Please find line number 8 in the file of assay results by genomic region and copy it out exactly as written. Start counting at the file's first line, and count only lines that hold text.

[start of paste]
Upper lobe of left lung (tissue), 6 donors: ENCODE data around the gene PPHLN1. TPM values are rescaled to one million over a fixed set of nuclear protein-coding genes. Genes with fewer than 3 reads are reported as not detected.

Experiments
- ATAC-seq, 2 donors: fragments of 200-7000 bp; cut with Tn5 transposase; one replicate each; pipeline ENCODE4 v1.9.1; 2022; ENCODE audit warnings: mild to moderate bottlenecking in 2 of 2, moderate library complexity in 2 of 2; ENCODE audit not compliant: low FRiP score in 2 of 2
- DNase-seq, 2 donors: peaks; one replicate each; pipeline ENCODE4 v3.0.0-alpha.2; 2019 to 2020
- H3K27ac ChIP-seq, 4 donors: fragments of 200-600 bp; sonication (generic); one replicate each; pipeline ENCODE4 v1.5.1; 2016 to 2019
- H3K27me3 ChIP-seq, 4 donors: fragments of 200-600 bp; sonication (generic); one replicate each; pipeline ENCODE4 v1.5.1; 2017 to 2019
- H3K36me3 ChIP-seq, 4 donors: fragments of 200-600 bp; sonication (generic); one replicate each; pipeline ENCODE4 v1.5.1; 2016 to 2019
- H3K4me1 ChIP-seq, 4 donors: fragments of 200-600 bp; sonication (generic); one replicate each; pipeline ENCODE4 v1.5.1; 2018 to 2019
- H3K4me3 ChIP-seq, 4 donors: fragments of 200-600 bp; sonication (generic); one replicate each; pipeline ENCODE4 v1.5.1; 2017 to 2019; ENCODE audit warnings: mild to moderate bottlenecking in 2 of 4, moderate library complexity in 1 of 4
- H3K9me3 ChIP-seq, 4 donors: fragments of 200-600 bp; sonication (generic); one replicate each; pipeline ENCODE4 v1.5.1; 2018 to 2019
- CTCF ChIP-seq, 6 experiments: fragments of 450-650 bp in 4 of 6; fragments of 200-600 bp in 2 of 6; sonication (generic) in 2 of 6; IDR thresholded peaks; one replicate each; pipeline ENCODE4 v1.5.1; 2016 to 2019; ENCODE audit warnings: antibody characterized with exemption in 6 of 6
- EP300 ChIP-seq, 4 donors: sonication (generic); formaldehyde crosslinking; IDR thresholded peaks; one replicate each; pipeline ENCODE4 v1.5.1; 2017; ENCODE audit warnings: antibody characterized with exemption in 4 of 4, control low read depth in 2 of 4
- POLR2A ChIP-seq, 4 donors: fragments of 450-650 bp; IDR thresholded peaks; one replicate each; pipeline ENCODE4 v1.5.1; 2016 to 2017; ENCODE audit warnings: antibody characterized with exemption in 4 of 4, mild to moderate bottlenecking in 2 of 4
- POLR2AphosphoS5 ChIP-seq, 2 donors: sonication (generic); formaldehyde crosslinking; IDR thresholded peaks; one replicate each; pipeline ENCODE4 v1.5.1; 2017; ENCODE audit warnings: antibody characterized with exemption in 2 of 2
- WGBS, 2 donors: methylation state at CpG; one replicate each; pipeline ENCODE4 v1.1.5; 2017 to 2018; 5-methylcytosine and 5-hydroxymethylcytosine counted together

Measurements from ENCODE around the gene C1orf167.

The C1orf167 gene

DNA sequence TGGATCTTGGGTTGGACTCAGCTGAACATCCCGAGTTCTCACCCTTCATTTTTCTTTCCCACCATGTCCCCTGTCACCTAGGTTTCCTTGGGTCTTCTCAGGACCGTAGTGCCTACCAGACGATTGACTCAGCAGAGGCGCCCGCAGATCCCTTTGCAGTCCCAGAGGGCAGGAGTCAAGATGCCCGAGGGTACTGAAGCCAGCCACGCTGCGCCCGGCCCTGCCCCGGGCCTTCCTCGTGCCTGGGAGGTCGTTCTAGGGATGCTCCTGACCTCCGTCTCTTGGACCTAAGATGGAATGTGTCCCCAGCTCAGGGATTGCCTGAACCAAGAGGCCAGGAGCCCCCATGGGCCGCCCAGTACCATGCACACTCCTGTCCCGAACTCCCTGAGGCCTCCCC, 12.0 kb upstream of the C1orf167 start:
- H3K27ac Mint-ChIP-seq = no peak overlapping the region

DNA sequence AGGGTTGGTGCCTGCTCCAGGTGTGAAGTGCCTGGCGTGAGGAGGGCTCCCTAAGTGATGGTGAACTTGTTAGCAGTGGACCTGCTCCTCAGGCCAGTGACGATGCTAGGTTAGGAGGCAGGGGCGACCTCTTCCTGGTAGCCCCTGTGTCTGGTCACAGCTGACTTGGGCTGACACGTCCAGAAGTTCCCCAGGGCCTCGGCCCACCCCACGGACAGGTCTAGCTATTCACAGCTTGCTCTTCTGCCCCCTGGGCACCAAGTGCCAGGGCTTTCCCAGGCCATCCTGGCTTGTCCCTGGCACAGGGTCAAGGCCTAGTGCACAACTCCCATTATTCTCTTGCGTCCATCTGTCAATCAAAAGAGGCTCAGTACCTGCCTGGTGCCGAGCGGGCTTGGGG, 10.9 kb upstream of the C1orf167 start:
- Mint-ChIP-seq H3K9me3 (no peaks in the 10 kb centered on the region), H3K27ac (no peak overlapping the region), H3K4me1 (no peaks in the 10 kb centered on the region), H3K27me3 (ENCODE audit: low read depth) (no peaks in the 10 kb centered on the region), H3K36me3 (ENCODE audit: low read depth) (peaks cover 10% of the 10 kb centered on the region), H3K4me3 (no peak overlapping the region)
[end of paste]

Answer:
- H3K4me1 ChIP-seq, 4 donors: fragments of 200-600 bp; sonication (generic); one replicate each; pipeline ENCODE4 v1.5.1; 2018 to 2019